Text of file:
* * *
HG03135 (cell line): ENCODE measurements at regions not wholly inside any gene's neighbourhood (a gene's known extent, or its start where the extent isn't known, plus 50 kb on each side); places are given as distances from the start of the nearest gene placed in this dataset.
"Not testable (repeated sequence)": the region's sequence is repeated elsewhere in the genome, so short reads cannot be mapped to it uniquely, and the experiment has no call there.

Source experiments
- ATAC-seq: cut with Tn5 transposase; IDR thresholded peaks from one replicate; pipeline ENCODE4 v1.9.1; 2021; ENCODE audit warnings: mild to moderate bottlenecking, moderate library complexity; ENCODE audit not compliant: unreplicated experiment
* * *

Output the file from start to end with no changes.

HG03135 (cell line): ENCODE measurements at regions not wholly inside any gene's neighbourhood (a gene's known extent, or its start where the extent isn't known, plus 50 kb on each side); places are given as distances from the start of the nearest gene placed in this dataset.
"Not testable (repeated sequence)": the region's sequence is repeated elsewhere in the genome, so short reads cannot be mapped to it uniquely, and the experiment has no call there.

Source experiments
- ATAC-seq: cut with Tn5 transposase; IDR thresholded peaks from one replicate; pipeline ENCODE4 v1.9.1; 2021; ENCODE audit warnings: mild to moderate bottlenecking, moderate library complexity; ENCODE audit not compliant: unreplicated experiment